So home at 2 o’clock, and there I found Ashwell gone, and her wages come to 50s., and my wife, by a mistake from me, did give her 20s. more; but I am glad that she is gone and the charge saved.
After dinner among my joyners, and with them till dark night, and this night they made an end of all; and so having paid them 40s. for their six days’ work, I am glad they have ended and are gone, for I am weary and my wife too of this dirt.
My wife growing peevish at night, being weary, and I a little vexed to see that she do not retain things in her memory that belong to the house as she ought and I myself do, I went out in a little seeming discontent to the office, and after being there a while, home to supper and to bed.
To-morrow they say the King and the Duke set out for the Bath.
This noon going to the Exchange, I met a fine fellow with trumpets before him in Leadenhall-street, and upon enquiry I find that he is the clerk of the City Market; and three or four men carried each of them an arrow of a pound weight in their hands. It seems this Lord Mayor begins again an old custome, that upon the three first days of Bartholomew Fayre, the first, there is a match of wrestling, which was done, and the Lord Mayor there and Aldermen in Moorefields yesterday: to-day, shooting: and to-morrow, hunting. And this officer of course is to perform this ceremony of riding through the city, I think to proclaim or challenge any to shoot. It seems that the people of the fayre cry out upon it as a great hindrance to them.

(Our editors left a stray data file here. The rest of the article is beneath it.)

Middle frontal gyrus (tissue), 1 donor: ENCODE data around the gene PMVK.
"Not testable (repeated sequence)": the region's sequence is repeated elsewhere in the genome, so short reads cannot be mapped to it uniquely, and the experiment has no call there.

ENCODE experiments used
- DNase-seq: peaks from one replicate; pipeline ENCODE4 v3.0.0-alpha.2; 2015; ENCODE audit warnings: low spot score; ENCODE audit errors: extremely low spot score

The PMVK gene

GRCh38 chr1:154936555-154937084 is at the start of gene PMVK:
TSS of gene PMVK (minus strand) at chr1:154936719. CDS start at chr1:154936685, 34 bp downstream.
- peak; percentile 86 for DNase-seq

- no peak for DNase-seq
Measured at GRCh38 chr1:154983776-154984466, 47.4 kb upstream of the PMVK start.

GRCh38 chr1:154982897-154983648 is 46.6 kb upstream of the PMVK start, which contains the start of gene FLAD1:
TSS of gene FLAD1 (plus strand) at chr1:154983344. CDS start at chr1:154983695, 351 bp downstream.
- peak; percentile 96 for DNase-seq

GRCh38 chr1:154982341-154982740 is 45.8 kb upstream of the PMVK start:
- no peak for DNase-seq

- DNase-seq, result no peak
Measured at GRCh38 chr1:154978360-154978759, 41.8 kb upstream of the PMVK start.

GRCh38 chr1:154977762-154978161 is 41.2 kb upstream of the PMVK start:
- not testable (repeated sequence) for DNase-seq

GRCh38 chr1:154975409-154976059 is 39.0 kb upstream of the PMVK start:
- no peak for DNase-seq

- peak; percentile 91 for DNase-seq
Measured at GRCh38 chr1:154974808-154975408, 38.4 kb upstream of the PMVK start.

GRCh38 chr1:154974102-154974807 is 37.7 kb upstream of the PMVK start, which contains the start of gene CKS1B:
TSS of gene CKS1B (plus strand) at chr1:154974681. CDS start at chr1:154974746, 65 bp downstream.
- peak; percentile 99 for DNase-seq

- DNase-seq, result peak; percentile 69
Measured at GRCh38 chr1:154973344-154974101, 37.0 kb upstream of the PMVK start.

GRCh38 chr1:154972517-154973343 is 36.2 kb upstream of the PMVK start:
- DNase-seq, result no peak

I spoke with coffee
like a dark ear of night

and went out
into the leaden street

men carried the weight of the fields
yesterday today and tomorrow
through the city


Erasure poem derived from The Diary of Samuel Pepys, Tuesday 25 August 1663, written while listening to Godflesh’s classic album Streetcleaner.

Arsonist (videopoem)

Here’s a new videopoem I’ve been working on this week, incorporating text from two recent Pepys erasures. Both were written under the influence of heavy metal, so it seemed necessary to find a metal-ish soundtrack. Fortunately, there are some good bands still using Soundcloud and releasing content under permissive Creative Commons licences, and the Dublin-based industrial metal band Voxillary is one of them. For the images, I used a combination of some recent, off-the-cuff videos of my own and clips from a marvelous old home movie in the Prelinger Archives, brought to my attention by a link several weeks ago on Twitter from author and Twitter humorist Steve Huff.